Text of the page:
U.S. COVID-19: Mask and Facial Covering Orders—Four Things Employers Need to Know and Do to Comply with New Obligations

    Across the country, state and local governments are considering safe ways to “reopen” their economies and revise some of their strict shelter-in-place orders. One such consideration includes masks and “face coverings,” with many implementing a requirement that members of the public, including employees reporting to work, wear such coverings.  Below are four things that employers should do now to be prepared to comply with mask and face covering requirements as they “reopen” their businesses.

  • Continue to Monitor Public Health Guidance
  • Public health authorities at the federal, state, and local levels are likely to continue revising their recommendations on face coverings as they learn more about COVID-19. For example, last month, the federal Centers for Disease Control and Prevention (“CDC”) issued guidance recommending that individuals wear “cloth face coverings”[1] in public settings where other social distancing measures are difficult to maintain (e.g., grocery stores and pharmacies), especially in areas of significant community-based transmission. The CDC makes clear that the purpose of such coverings is primarily to “help people who may have the virus and do not know it from transmitting it to others.” In other words, a face covering primarily protects others from an asymptomatic wearer.

    Although the CDC’s guidance is only a recommendation – and thus not binding – a variety of local and federal agencies rely on the CDC’s guidance generally to identify “best practices” for employers, including the Equal Employment Opportunity Commission (“EEOC”) and the Occupational Safety and Health Administration (“OSHA”). State and local

    U.S. COVID-19: As the FFCRA Goes Live, the DOL Continues to Publish Revised and New Guidance for Employers

    Although the federal Department of Labor (“DOL”) declared April 1 – 17 to be a temporary period of non-enforcement of the Families First Coronavirus Response Act (“FFCRA”), the DOL was far from idle during that period.  To the contrary, the DOL hosted an FFCRA webinar, published versions of the required FFCRA poster in additional languages, and actively encouraged employers and employees to become familiar with the FFCRA through posts on social media.  Importantly, the DOL also provided key revised and new guidance for employers by: (1) issuing technical corrections to the temporary rule; and (2) posting additional informal questions and answers (the “Q&A”).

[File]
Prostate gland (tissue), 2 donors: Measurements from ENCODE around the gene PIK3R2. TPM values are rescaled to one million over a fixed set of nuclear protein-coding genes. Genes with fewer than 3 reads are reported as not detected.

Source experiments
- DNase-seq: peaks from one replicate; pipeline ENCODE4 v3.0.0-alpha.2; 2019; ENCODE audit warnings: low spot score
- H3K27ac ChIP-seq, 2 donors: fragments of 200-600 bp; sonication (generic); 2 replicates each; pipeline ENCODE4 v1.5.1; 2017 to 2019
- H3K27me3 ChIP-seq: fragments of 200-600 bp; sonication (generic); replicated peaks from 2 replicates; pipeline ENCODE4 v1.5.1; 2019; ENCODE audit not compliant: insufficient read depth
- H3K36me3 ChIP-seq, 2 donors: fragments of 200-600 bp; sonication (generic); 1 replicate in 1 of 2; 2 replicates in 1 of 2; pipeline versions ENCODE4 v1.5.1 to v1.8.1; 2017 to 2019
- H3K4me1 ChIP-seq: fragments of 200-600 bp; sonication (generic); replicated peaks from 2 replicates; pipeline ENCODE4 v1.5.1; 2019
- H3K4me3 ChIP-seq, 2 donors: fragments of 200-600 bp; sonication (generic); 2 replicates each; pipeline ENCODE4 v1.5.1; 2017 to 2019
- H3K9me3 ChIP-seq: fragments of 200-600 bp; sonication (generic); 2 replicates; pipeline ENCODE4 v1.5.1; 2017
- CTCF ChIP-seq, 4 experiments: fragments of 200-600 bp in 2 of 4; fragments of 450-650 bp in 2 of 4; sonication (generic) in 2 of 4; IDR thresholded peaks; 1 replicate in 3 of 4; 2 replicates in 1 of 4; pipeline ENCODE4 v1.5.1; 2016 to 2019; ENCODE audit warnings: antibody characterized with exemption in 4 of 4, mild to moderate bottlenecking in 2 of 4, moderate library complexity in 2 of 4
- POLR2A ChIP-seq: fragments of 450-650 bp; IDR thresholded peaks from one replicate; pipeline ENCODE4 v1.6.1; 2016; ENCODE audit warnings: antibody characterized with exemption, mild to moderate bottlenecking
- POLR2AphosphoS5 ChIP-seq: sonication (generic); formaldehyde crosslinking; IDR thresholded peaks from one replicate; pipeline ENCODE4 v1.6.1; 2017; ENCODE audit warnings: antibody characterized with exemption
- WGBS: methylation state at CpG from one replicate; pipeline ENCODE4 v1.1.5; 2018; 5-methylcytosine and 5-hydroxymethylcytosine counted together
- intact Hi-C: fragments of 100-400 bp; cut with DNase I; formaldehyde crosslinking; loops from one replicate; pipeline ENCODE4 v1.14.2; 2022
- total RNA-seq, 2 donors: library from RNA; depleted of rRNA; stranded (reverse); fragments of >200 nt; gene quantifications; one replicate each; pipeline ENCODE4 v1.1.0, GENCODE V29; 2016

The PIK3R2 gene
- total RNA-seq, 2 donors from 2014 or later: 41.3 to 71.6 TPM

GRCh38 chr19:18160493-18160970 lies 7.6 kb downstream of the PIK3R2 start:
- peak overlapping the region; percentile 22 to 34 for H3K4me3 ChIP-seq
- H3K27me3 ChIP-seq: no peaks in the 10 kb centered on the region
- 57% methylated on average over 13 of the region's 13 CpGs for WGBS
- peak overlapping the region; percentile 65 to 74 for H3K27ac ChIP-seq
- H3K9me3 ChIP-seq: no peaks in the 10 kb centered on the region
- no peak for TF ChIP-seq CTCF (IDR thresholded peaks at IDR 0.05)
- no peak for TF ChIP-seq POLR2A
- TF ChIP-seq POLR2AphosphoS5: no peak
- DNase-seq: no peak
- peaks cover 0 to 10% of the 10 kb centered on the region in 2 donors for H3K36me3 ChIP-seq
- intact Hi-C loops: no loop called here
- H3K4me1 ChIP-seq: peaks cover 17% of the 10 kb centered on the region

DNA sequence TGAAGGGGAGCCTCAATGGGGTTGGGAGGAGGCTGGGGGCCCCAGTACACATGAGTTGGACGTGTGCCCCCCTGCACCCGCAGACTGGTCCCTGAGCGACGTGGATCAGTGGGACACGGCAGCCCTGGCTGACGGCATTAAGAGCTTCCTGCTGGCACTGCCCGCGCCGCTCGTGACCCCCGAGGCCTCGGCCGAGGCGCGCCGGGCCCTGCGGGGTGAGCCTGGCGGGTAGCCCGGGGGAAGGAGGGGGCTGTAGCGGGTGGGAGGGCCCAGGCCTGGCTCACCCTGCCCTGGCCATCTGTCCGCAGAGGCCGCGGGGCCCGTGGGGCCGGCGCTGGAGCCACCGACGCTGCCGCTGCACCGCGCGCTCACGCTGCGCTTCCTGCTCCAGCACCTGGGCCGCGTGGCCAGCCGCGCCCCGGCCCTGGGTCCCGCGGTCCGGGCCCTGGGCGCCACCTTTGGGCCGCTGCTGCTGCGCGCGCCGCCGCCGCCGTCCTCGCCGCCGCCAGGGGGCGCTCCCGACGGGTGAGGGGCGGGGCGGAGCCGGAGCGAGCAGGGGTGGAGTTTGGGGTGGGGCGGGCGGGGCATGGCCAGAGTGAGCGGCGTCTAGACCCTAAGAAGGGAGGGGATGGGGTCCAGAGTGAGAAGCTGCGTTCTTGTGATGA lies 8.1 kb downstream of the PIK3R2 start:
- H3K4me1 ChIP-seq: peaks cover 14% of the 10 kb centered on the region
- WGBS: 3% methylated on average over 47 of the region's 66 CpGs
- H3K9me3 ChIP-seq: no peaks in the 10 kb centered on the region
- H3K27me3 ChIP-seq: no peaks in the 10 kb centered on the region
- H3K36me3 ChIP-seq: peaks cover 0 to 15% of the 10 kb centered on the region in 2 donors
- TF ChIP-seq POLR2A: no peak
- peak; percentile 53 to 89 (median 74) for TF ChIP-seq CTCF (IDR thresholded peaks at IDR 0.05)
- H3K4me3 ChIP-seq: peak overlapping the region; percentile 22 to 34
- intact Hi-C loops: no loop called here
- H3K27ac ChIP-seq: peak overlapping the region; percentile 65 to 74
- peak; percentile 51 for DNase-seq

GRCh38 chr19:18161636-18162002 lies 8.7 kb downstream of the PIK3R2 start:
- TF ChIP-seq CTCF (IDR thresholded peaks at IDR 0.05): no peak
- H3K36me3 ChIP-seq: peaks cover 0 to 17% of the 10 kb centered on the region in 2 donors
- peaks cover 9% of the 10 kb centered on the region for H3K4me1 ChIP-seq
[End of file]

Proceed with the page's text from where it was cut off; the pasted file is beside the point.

As described below, this new guidance provides much-needed clarity on key issues, especially since the period of non-enforcement is now over.

    Interplay Between the FFCRA and Employer Paid Leave Policies

    Although the rules remain complicated and not entirely clear, there is now more information regarding whether and when an employee may choose, or an employer may require, leave under an employer’s existing paid leave policies to be used before, concurrently with, or as a supplement to, the use of leave under the Paid Sick Leave (“PSL”) and Emergency FMLA (“EFMLA”) provisions of the FFCRA.

    In this context, “concurrently” means “to cover the same hours as.”  In other words, to the extent various types of leave run concurrently, then the employee’s leave entitlement is used / reduced under both types of leave at the same time.  “Supplement” means that paid leave under an employer’s